As shown in FIG. 3, a variety of different inserts can be provided to accommodate different container sizes and shapes and to allow for different spacings between containers. For example, in FIGS. 3A and 3D, the upright flange pairs 33 are spaced to accommodate a relatively large diameter bottle 41, whereas the flange pairs of FIGS. 3B and 3E accommodate an intermediate diameter jar 43. The flange pairs illustrated in FIGS. 3C and 3F, on the other hand, have relatively tightly spaced flange pairs to accommodate small diameter vials 45. In each case, the mouths 42, 44, 46 of the containers are positioned over the precisely located nozzle access holes distributed along the support channel of the insert.

It is noted that each access hole in the insert for holding narrow mouth containers as shown in FIGS. 3A and 3D preferably has a nylon bushing 47 for seating the mouth of the container against the support channel 35. The use of such bushings will minimize the tendency of the lips of narrow mouth glass bottles to chip during processing. It is also noted that, while the inserts for simplicity could provide for the same spacing between containers for all container sizes and shapes, the inserts will preferably adjust the spacing of the containers in accordance with the container diameter so as to maximize the packing of the containers within the tray and therefore maximizing the throughput of containers. As hereinafter described, variations in the spacings between containers will require correspondingly varied spacing for the nozzle elements used to process the containers.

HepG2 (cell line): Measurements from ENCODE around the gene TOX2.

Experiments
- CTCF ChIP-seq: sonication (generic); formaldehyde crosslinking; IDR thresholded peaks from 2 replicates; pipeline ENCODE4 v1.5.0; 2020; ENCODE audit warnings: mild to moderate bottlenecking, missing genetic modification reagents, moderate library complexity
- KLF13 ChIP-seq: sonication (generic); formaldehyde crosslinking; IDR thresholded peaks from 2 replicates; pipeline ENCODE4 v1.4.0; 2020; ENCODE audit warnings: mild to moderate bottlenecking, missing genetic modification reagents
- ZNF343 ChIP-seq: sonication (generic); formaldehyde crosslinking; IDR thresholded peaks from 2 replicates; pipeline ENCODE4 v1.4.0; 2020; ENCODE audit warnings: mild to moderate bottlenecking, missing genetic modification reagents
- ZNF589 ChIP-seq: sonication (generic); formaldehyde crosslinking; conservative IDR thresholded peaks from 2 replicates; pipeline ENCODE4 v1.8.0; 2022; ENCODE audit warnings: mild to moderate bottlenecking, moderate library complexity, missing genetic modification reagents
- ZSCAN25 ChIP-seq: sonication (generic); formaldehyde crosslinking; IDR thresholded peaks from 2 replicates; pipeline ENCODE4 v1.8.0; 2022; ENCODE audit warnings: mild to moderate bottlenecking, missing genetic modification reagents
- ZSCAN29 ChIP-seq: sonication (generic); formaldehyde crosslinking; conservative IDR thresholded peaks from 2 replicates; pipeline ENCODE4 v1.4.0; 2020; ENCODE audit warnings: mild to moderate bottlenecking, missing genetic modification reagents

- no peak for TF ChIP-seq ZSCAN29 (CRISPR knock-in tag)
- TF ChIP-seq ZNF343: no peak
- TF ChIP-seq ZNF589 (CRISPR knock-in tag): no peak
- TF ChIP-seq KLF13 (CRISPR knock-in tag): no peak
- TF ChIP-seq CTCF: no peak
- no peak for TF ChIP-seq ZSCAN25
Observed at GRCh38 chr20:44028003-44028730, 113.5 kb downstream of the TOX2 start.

It is further noted that the tray and tray inserts, as well as other parts in the cleaning bay directly exposed to the fluid environment, should preferably be fabricated of corrosion resistent stainless steel.